Balancing university and relationships

Managing to stay organized during university can be hard. Balancing classes, placements, extra-curriculars, eating healthy, working out and having a social life can seem completely impossible. Throwing a relationship into the mix complicates things even more. A lot of students, including myself, have found that throughout the year, something is suffering.  

It’s hard to choose what to prioritize when you want to do well in school, be involved and be social, but also want to maintain a stable relationship with someone. This becomes an even bigger challenge when your significant other doesn’t go to the same school or live in the same city as you. Even if you have access to transportation, driving to another city can be tiring. If you’re lucky enough to be close to your significant other, making time for each other with conflicting schedules can be rough. 

So, why does anyone even bother with relationships during school? I know a lot of people discourage having relationships during university. Tess Reidy and Sarah Raphael wrote an article for The Guardian about why you shouldn’t start a relationship in university. They spoke to students who gave opinions like: “I think if you have a boyfriend, you don’t get involved in the same way. If you’re committed to someone else, you’re not as likely to meet new people”.   

One student also spoke about her break-up during school, saying, “I could only see him every other weekend and our relationship got reduced to a series of phone calls. Then when I did see him it was awkward because we were living separate lives. I’d always want to go out whenever he came to visit, which was probably a bad sign.” 

Negative comments can be frustrating and discouraging when you feel like you’ve met someone you really click with. Sure, that kind of advice can apply to some people in one way or another, but at the end of the day you know what’s best for yourself. Articles like these seem to overlook the fact that having a significant other can also benefit people during school. University is hard for everyone. Knowing you have someone to talk to after a hard day that supports and encourages you really helps.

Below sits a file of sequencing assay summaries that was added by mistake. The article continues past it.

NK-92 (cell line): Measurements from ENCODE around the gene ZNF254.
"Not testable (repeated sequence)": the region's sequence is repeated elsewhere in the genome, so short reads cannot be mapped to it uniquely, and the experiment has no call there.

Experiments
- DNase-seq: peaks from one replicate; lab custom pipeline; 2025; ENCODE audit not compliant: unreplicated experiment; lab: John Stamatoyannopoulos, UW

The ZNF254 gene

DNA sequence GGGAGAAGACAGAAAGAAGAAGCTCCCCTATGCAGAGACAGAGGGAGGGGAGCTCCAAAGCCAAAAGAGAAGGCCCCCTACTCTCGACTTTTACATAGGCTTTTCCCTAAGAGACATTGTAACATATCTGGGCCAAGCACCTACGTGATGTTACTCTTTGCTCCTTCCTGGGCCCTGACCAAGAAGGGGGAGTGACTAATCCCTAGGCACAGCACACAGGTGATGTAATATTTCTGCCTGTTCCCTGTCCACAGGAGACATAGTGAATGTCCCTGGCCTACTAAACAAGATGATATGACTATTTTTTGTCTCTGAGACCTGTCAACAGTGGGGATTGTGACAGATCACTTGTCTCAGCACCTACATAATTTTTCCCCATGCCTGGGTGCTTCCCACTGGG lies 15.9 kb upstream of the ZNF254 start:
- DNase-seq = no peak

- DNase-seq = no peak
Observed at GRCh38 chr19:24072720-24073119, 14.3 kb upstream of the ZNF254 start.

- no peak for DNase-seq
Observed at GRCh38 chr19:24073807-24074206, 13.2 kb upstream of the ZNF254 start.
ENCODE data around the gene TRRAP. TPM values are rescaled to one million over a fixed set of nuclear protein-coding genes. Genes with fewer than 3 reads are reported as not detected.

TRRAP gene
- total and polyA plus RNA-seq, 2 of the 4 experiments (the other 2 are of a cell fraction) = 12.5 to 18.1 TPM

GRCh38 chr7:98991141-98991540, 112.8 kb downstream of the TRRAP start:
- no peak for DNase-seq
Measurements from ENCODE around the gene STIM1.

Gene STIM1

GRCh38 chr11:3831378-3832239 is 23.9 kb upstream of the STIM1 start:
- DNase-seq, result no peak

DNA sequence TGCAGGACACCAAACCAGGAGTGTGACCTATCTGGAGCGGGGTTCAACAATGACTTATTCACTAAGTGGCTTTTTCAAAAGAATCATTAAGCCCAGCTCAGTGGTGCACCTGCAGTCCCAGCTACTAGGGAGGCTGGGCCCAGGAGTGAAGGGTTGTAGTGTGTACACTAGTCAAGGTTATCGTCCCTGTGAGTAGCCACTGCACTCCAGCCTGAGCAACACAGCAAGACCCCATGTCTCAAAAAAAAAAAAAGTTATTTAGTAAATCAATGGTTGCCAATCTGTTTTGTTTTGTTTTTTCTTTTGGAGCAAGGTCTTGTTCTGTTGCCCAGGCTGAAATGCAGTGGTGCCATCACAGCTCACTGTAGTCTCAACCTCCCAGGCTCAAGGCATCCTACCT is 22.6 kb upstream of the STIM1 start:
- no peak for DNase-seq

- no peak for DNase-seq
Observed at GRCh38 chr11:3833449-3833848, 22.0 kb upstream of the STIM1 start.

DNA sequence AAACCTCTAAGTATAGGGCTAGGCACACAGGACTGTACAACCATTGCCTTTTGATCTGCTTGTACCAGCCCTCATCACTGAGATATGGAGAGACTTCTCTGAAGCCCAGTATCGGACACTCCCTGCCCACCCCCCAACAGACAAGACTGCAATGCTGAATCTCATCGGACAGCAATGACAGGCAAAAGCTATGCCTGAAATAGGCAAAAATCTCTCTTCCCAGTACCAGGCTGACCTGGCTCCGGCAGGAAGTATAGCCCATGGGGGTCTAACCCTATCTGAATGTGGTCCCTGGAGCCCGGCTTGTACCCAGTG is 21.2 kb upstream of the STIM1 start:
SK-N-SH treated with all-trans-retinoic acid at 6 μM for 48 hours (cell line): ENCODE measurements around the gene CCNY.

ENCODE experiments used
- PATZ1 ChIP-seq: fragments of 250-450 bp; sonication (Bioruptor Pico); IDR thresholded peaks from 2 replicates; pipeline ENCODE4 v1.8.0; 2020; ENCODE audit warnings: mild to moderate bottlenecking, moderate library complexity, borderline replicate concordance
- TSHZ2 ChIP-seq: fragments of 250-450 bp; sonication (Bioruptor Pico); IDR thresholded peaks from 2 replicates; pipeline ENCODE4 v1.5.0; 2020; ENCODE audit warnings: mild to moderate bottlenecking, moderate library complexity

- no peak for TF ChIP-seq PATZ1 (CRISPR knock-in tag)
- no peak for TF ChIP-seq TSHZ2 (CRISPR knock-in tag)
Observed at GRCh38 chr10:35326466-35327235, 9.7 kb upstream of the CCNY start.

Despite popular opinion, there is a way to find a balance. From my personal experience with a boyfriend who lives out of town and has a full-time job, holding myself accountable is key. As long as I’m upfront with myself about how much time and effort I’m putting into my work, and honestly make sure that classes are my priority, my grades don’t suffer. Sometimes that means not going out or being able to see him, especially during mid-term season. However, there’s a mutual understanding that my degree comes first, which any reasonable partner should understand. If someone truly cares about you, they’ll understand that and support you. 

Making time for other things and people in your life should be a priority as well. Sometimes you have to miss hanging out with your partner to spend time with your friends or go to a club meeting. There’s nothing wrong with this, and anyone who makes you feel bad about it doesn’t have your best interests in mind.  

Communication is also important. Being open about your feelings and being understanding of theirs is key. Sometimes you’re going to have a bad day and need some space to yourself. Other times your partner may feel the same. As long as you keep being honest with each other, the relationship should be okay.  

Only you really know what’s in your best interest. You know how much you can keep up with. You know if someone is helping or hindering your success. As long as you’re truly doing what’s best for you and your future, forget what anyone else says. 

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